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Wed Feb 29, 2012, 09:07 PM

NLRB issues fourth complaint against Connecticut nursing home chain

Source: NLRB (Copy right exempt)

A Connecticut nursing home chain engaged in a pattern of bad faith bargaining and unlawfully locked out the unionized employees at one of its homes, the NLRB alleged in a complaint issued today.

This is the fourth complaint issued against the employer by the NLRB Hartford Regional Office involving conduct that occurred over the past two years.

The six nursing homes involved in the dispute, in Milford, Danbury, Stamford, Newington, Westport, and Wethersfield, are owned by Care Realty and operated by Healthbridge Management. Nurses and service and maintenance employees at the homes have been represented for many years by District 1199 of the New England Health Care Employees Union.

A previous complaint, which is awaiting decision by an NLRB administrative law judge following a trial, alleges that the employer violated the bargaining and contractual rights of 48 unionized housekeepers and laundry workers whose work was subcontracted from February 2009 until May 2010. For those 15 months, the employees continued performing the same work for the subcontractor as they had before February 2009. In May 2010, the employer terminated the subcontracting arrangement and “re-hired” the employees as probationary employees, at a lower rate of pay and without benefits. The employer did this without notice to or bargaining with the Union. The same complaint further alleges that at all six nursing homes, the employer unilaterally changed holiday and overtime pay, hours of work, and benefit eligibility for part-time employees, and laid off employees at one of the homes, again without notice to or bargaining with the Union.

Two other complaints against the same nursing homes involving the same employees are pending before another administrative law judge. They allege that the employer prohibited employees from wearing union stickers and distributing union flyers protesting the employer’s unfair labor practices in the first complaint, and ceased deducting union dues from employee paychecks following the expiration of the collective bargaining agreements.

While the above complaints were pending, the parties engaged in collective bargaining negotiations for a successor contract at each home. According to the complaint issued today, the employer insisted upon proposals that were predictably unacceptable to the Union; refused to engage in the reasoned discussion of its proposals; threatened to lockout the unionized employees at each home, and actually locked out the unionized employees at its Milford facility, in support of its final bargaining proposals.

Coupled with the extensive unfair labor practices alleged in the three previous complaints, the complaint that issued today alleges that by its overall conduct, the employer has failed to bargain in good faith with the Union in violation of the National Labor Relations Act, and that the lockout of the Milford employees separately constitutes unlawful discriminatory conduct under the Act.

Absent a settlement, the case is scheduled to be heard by an Administrative Law Judge in May 2012.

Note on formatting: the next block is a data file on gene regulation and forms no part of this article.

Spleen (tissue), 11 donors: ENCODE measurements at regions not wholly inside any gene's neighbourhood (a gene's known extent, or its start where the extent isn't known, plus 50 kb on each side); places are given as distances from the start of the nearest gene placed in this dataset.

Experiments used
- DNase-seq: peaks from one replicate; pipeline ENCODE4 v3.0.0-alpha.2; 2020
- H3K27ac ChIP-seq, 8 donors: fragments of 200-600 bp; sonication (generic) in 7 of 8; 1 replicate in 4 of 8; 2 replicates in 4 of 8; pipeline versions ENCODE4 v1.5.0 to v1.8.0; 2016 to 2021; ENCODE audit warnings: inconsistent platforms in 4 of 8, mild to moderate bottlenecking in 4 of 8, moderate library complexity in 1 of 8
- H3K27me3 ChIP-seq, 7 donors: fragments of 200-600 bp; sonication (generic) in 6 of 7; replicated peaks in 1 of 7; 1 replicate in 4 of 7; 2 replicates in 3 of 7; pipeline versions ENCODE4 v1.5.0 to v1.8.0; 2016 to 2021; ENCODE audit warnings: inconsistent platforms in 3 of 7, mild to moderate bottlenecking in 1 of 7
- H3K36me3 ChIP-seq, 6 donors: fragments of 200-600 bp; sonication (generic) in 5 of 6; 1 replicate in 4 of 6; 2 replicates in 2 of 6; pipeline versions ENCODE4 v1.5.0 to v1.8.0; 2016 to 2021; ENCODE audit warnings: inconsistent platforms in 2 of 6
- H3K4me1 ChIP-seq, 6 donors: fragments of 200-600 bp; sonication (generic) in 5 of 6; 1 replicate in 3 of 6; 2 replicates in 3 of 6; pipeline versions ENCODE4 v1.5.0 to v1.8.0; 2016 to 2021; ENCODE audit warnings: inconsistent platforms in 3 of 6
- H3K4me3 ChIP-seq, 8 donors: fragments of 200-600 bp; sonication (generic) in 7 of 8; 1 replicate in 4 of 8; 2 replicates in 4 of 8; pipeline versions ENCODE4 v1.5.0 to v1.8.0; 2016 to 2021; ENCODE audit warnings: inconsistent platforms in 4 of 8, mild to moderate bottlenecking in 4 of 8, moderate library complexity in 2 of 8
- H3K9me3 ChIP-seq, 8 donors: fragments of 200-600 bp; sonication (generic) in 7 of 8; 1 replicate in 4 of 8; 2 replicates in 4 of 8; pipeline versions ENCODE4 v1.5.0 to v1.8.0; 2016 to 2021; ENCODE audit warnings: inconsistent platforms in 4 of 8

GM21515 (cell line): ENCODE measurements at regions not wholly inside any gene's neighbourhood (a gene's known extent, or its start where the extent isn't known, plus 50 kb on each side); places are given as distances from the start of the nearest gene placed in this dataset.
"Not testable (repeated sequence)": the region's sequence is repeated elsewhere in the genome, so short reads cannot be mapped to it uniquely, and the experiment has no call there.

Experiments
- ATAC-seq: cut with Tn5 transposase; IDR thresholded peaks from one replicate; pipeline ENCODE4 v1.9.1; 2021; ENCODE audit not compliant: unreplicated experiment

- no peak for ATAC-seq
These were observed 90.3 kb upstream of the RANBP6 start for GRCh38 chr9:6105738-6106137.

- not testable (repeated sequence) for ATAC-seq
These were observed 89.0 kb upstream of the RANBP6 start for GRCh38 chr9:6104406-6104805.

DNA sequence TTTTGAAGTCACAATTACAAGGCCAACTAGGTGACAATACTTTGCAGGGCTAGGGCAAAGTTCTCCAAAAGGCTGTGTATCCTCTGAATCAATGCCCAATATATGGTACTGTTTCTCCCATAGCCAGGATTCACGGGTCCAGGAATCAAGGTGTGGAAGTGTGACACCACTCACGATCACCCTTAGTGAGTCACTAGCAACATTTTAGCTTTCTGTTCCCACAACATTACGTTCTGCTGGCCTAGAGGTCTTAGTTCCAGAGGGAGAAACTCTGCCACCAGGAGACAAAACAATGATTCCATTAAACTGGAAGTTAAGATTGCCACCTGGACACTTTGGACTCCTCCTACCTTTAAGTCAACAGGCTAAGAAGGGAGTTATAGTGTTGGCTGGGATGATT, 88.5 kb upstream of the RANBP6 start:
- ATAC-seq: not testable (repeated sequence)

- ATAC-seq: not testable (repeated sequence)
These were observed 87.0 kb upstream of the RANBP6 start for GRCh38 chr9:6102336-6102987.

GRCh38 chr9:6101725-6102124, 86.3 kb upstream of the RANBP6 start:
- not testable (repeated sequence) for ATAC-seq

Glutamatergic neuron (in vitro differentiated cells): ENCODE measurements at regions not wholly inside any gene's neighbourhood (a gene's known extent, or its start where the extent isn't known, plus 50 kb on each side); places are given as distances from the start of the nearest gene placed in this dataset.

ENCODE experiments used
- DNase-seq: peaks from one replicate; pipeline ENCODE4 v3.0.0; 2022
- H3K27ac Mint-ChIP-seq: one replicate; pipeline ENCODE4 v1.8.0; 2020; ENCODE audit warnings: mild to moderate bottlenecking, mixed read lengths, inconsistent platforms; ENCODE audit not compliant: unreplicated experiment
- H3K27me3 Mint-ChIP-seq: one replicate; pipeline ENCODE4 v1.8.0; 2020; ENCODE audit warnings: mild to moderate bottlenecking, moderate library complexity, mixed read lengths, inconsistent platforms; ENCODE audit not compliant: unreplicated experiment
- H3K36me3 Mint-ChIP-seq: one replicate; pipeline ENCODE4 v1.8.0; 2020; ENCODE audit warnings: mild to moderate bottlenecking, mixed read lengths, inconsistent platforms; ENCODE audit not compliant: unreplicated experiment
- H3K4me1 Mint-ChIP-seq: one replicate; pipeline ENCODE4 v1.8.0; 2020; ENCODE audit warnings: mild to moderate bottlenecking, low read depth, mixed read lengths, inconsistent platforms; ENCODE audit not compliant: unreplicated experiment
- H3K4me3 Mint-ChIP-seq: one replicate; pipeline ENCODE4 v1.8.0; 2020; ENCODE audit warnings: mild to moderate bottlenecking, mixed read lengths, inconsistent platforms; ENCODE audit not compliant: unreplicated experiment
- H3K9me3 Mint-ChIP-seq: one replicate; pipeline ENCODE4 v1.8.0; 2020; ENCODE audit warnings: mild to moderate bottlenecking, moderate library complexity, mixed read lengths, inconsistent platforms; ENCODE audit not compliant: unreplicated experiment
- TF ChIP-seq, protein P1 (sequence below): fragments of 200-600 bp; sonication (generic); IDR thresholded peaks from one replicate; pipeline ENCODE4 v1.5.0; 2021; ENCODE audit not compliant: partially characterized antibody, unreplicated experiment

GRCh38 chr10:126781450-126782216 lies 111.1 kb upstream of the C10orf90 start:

Printer-friendly version: http://www.nlrb.gov/print/3609

Read more: http://www.nlrb.gov/news/nlrb-issues-fourth-complaint-against-connecticut-nursing-home-chain

February 29, 2012
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Reply NLRB issues fourth complaint against Connecticut nursing home chain (Original post)
Omaha Steve Feb 2012 OP
Sinistrous Feb 2012 #1
patrice Feb 2012 #2
Odin2005 Feb 2012 #3
alp227 Mar 2012 #5
gfhrtsdfw Feb 2012 #4

Response to Omaha Steve (Original post)

Wed Feb 29, 2012, 09:26 PM

1. Aah, yes. The workers' paradise of

for profit nursing homes.

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Response to Omaha Steve (Original post)

Wed Feb 29, 2012, 09:28 PM

2. Healthbridge Mgt. shouldn't worry too much about the quality of the maintence workers' work during

all of this contract chaos.

Healthbridge can always hire anyone of a few thousand private consultants to guide them through the techniques and tricks of distraction, deflection, and outright dishonesty to use during any Medicare facility surveys, in order to avoid the truth about the effects of employee chaos upon cleanliness and/or safety from resulting in fines or worse on Healthbridge from Medicare.

And if the dirt and/or danger to those in their care DOES get noticed, Healthbridge Mgt can always just fire the maintenance workers in order to "solve" what they claim is the problem.

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Response to Omaha Steve (Original post)

Wed Feb 29, 2012, 09:48 PM

3. There is something so wrong about the term "nursing home chain".

Jesus, If I ever get so senile that I have to live in a "nursing home chain" just put me out of my misery.

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Response to Odin2005 (Reply #3)

Thu Mar 1, 2012, 12:08 AM

5. Agreed. Senior care should be part of the COMMONS not private sector!

What the hell is it with this capitalist economy in the US that finds it alright to bid off PUBLIC property like the infrastructure or even HEALTH CARE for profit???

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Response to Omaha Steve (Original post)

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